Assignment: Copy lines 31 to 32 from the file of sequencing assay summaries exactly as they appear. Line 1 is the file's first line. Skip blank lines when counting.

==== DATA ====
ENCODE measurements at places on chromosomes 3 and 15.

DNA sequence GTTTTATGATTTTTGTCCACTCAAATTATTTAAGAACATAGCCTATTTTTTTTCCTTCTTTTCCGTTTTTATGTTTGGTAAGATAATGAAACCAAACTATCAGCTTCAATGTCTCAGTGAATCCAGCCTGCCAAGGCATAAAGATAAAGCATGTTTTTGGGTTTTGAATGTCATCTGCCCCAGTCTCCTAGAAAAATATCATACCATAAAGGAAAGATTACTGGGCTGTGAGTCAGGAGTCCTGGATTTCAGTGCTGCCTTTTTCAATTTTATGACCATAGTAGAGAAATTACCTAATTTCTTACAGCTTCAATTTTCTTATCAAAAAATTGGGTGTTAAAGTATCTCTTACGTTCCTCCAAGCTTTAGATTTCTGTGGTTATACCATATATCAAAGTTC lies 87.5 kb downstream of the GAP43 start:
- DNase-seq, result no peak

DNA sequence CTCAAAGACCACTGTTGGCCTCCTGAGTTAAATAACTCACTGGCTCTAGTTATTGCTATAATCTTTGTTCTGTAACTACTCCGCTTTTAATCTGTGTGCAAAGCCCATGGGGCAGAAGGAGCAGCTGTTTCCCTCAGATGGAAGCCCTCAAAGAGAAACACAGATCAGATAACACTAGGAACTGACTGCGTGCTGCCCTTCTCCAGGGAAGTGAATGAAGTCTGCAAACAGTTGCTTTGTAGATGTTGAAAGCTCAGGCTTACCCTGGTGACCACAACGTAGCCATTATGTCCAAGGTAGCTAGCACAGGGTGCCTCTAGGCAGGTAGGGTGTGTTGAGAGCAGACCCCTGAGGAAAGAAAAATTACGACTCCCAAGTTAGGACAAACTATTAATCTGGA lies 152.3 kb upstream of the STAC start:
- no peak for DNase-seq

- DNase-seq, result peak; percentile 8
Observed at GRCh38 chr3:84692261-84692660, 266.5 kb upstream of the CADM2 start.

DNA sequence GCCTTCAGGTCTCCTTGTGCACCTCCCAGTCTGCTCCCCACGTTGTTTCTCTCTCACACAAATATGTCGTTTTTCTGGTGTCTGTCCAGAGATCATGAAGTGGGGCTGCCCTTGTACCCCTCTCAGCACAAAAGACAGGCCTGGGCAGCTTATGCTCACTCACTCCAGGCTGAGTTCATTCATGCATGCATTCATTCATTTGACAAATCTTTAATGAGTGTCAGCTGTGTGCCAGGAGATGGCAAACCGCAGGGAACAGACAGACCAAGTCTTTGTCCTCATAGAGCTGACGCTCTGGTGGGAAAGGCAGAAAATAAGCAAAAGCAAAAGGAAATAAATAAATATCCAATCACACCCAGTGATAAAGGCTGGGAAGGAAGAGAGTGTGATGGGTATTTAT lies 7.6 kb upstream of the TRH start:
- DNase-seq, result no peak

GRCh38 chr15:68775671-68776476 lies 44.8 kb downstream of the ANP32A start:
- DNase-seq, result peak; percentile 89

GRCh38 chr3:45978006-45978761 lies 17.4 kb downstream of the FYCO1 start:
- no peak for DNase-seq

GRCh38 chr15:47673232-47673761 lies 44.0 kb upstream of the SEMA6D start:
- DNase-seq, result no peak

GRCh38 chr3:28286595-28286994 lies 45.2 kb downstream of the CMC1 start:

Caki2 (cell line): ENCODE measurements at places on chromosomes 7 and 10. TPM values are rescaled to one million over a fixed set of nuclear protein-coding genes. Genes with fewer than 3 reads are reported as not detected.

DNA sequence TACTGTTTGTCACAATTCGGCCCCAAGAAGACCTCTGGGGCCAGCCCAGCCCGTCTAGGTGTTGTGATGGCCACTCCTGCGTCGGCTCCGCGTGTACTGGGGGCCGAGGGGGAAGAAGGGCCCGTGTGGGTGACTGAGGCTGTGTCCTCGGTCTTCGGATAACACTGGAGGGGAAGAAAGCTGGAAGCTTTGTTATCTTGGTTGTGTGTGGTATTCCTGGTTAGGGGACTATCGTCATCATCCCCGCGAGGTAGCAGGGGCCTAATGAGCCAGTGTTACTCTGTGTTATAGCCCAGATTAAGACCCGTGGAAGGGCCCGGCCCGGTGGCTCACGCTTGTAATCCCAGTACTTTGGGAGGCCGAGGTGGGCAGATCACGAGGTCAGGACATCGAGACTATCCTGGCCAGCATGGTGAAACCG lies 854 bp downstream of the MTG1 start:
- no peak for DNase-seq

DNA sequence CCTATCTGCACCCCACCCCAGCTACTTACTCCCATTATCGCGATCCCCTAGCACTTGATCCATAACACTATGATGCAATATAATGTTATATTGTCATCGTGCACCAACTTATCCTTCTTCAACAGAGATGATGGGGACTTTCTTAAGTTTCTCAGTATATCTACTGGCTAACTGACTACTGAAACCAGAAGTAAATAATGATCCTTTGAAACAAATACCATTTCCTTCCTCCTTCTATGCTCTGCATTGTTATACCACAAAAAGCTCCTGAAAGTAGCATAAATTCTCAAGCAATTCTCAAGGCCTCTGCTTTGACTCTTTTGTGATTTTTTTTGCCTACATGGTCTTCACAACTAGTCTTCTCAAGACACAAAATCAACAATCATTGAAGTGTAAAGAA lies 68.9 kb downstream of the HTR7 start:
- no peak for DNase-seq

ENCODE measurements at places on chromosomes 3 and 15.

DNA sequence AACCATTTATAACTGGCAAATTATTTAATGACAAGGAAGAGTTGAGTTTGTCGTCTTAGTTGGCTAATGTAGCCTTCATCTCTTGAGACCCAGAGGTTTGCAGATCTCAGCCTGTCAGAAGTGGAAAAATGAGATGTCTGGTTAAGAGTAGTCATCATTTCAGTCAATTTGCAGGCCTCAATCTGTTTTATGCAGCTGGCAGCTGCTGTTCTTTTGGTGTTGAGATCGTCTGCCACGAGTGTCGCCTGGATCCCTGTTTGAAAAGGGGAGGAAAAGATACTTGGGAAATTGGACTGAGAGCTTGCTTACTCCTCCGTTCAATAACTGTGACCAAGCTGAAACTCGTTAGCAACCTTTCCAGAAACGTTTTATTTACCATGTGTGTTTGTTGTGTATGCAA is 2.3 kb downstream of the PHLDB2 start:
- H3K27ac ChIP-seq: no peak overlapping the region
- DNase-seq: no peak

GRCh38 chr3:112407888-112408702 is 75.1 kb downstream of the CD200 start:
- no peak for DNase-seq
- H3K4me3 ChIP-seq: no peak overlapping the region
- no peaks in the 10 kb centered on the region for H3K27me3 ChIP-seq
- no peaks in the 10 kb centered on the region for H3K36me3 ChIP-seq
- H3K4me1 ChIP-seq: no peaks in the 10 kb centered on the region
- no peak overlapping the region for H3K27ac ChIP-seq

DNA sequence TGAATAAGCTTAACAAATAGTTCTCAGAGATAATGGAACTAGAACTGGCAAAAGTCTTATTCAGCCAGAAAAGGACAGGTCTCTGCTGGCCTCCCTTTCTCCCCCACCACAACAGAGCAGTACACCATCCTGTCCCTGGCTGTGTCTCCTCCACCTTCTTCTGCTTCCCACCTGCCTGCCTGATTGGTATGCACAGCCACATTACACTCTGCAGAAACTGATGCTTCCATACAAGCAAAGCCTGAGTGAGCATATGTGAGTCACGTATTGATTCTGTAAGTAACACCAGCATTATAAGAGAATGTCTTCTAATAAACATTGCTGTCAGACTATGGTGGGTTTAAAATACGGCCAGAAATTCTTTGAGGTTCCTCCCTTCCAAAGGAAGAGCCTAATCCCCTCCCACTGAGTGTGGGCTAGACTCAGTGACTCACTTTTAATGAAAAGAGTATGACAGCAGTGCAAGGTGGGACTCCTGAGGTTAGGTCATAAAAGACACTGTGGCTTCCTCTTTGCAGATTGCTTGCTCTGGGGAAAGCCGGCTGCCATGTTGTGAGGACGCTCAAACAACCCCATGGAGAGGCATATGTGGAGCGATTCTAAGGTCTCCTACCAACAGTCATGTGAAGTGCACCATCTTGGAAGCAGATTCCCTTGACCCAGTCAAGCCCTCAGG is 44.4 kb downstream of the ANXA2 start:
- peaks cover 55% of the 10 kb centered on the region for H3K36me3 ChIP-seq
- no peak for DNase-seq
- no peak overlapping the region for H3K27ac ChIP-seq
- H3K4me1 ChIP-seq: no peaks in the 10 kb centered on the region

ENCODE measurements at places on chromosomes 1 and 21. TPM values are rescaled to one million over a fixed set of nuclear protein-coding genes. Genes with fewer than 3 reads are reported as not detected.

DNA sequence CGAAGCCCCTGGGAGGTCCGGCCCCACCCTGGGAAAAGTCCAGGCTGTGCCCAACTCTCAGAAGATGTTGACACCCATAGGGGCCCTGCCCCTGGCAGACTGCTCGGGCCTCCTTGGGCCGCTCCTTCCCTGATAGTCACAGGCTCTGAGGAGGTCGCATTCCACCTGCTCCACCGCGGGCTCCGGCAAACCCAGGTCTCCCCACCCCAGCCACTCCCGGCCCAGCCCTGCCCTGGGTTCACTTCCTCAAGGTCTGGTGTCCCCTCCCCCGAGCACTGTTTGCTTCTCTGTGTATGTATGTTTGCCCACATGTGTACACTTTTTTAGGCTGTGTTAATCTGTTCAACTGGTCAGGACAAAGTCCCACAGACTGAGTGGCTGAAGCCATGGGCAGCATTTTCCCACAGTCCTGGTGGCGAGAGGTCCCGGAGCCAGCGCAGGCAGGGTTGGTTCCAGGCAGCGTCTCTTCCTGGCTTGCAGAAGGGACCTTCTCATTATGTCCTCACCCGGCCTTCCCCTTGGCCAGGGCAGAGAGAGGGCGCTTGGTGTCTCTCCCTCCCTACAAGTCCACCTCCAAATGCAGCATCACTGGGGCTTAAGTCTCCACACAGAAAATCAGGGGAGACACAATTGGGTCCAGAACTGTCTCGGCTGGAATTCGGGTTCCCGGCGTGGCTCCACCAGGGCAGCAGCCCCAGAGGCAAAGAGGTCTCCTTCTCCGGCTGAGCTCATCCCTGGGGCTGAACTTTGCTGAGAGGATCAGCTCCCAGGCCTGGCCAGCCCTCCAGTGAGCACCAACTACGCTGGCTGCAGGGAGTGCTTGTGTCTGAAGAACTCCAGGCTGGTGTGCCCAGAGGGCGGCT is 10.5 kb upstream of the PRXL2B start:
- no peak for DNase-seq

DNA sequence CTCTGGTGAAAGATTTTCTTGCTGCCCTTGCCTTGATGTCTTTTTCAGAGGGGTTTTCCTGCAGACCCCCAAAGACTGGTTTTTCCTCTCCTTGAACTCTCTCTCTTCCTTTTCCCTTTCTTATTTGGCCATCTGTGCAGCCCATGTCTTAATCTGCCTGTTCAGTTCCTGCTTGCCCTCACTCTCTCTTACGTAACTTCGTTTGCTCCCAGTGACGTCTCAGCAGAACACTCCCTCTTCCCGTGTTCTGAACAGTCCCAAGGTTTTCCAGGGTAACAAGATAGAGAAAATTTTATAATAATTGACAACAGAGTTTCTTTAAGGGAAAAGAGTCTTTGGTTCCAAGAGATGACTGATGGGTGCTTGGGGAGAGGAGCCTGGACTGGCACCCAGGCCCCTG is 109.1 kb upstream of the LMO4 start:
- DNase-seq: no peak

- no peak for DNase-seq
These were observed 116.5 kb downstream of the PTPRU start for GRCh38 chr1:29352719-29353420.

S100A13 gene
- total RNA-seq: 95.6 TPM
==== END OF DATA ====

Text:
- H3K4me1 ChIP-seq: no peaks in the 10 kb centered on the region
- no peak overlapping the region for H3K27ac ChIP-seq